Race Reports: Ottawa Paris-Roubaix 2011 & Physio 5 km

Posted by: John

Dirt roads and rolling hills of the Ottawa Paris-Roubaix

This past Saturday was the Ottawa Bike Club’s Ottawa Paris Roubaix Cyclosportif. This year’s race featured a slightly shorter 80 km course (compared to last year’s 90-odd km) over the usual mixture of pavement, gravel, sand, and mud.  Given the cold temperatures, wind, and expected rain, I didn’t mind this in the least.

I have come to understand that this bike race is a little different than most.  The race is relatively hard, featuring constantly rolling terrain and some pretty rough roads.  Luck (or a lack there of) plays a huge role, as punctures, crashes and other unexpected hi-jinx can have a huge impact on the final result.  For example, last year some local pranksters played around with some signage along the course.  This resulted in a breakaway group of race leaders taking an unexpected side-trip a couple of kilometres down a rough gravel road, before hitting a dead end and realizing that something wasn’t quiet right… which understandably had a huge impact on the final rankings.

For me this year, luck would also play a big role.  I benefited several times from being in right place at the right time, which led to one of my better finishes in a bike race.

I started off willing to put in a higher effort initially than last weekend, willing to experiment a bit and see if  the hillier terrain and stronger winds wouldn’t result in a slower pace for the pack off the start.  I think the pace was maybe a bit slower, but it wasn’t long before a gap soon opened up and a group of 40 or so riders went off up the road.  While I wasn’t with them, I was well positioned near the front of the chase group.

As we hit the first really rough stretch of road about 20 km in, I was lucky enough to be second wheel (it was luck, not planning).  This meant I wouldn’t have to worry about anyone crashing in front of me.  I rode the 1 km trail comfortably, and came out the other end first.  As I turned up the road and glanced behind, I was surprised to see the group behind totally strung out and a large gap between me and the closest rider.

I eased up a bit and rode comfortably, knowing that there was no way I wanted to ride the next 60 km alone.  However, the group behind me never really came back together, and after a bit it I was joined by only two other riders… and lucky for me, both of them strong riders willing to help pace me along.

After another 20 km or so, we caught another group of 5 or so riders, and the bunch of us rode along until the next rough patch – a steep stretch of switch-backing lose sandy road.  After we reached the end of this stretch, there were only 4 of us left together.

At the top of the switch-back

Then some more luck hit.  We caught a stricken Ride with Rendall racer, and his teammate among our quartet (clearly the strongest among us) opted to sit-up and ride with him the rest of the way.  And not long after that we caught a Tall Tree Rider, and again we shed a rider as his teammate opted to slow-up and ride with him to the finish.  So it was just me, and a Cyclery Rider (Paul), whose wheel I had followed into the first wooded section.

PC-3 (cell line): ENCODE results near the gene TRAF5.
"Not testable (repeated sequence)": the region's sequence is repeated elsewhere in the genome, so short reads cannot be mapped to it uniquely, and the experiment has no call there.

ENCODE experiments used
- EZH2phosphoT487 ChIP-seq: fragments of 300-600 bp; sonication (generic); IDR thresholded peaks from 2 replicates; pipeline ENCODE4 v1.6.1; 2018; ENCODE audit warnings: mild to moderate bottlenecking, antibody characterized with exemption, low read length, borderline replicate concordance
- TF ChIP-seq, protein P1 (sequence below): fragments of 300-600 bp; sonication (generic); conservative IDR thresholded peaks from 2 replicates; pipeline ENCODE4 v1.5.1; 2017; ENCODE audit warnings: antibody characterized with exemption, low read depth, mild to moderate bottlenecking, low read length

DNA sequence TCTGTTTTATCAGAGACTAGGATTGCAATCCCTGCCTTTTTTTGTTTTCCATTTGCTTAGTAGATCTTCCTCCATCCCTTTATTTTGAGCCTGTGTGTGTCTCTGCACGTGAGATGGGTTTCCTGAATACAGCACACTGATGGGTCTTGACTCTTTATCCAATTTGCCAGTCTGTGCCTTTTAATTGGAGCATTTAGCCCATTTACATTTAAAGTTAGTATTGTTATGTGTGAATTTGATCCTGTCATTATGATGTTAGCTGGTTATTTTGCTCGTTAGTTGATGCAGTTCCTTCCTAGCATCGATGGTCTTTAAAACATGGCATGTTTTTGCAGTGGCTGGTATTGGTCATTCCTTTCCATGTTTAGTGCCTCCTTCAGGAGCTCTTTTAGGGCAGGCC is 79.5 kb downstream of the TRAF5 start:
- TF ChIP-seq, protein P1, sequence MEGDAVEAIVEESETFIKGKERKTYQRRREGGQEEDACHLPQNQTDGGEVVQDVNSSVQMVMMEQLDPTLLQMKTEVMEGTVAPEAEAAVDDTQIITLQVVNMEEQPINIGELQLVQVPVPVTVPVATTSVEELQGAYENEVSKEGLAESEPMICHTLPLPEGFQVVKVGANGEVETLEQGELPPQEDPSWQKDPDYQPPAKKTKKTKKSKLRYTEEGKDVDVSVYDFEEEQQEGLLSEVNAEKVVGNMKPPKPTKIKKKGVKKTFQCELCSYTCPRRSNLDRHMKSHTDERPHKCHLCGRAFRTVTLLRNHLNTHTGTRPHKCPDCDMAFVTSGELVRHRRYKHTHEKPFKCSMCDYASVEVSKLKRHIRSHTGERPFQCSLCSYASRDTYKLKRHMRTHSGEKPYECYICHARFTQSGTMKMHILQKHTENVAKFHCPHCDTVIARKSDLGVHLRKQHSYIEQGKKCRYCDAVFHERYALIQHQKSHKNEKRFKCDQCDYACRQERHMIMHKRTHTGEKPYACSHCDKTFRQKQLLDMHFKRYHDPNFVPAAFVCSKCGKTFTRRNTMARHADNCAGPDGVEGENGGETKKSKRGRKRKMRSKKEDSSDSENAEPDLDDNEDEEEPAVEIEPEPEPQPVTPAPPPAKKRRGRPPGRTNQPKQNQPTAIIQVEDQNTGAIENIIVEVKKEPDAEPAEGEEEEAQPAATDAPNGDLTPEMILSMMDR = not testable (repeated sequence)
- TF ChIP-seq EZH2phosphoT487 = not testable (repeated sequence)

The two of us worked together as the rain and ice pellets started to fall.  I knew that there was one last rough patch of trail about 1 or 2 kilometres before the finish and planned to make any attack I could muster there.  I glanced behind, and saw a group of 5 or 6 bikes closing in on us.

We hit the “sugar bush trail” just as the group caught us.  Paul said he was cooked, and I led the charge into the woods and the mountain-bikish trail that stretched for maybe 500 or 600 metres.  I heard bikes behind me, and pushed as hard as I could.  Then luck struck again and I heard a commotion behind me, and then nothing except my ragged breathing.

I popped out the other side onto a gravel road and a strong head wind.  I put my head down and peddled, stealing a look behind after a couple of minutes… I had a gap on 2 riders, but it was closing, and a decent gap on a longer string of riders that followed them.  I looked down at my Garmin – 17 km/hr??  That couldn’t be right!?!  The wind gusted and I almost went down.

My two chasers caught me with maybe 1 km to go, and I tried hard to jump on their wheel… but they were too fast.  Then one of them attacked hard, and jumped away clean, with the other hanging a tantilizingly close 10 m up the road from me.  We turned the final corner straight into the wind and the last uphill 150 metres or so and I knew I was done — 38th place and 2:40:58 (a big improvement from the 119th and 3:24:44 of a year ago).

Full results here.

Meanwhile on Sunday, Naomi and Simone braved the cold and windy weather to get their first race of 2011 out of the way by running in the Ottawa Physio Race, a race to “support local charitable organizations, physiotherapy research in Canada, and education initiatives for Ottawa area physiotherapists, while promoting physiotherapy in Ottawa and beyond”.

Naomi ran a strong 26:42; good enough for 24th overall among women and 4th in her category, while Simone wasn’t far behind at 27:57; good enough for 36th overall and 16th in her category… and combined the two were fast enough to win the coveted and uber competative “Fastest Physio Team” category.  The prizes? Two Headsweats visors and two copies of “When a Back Goes Out… Where Does it Go?”  Swwweeeeet.

Full results here.

Naomi all smiles at the start

SImone gets serious and the hat comes off...

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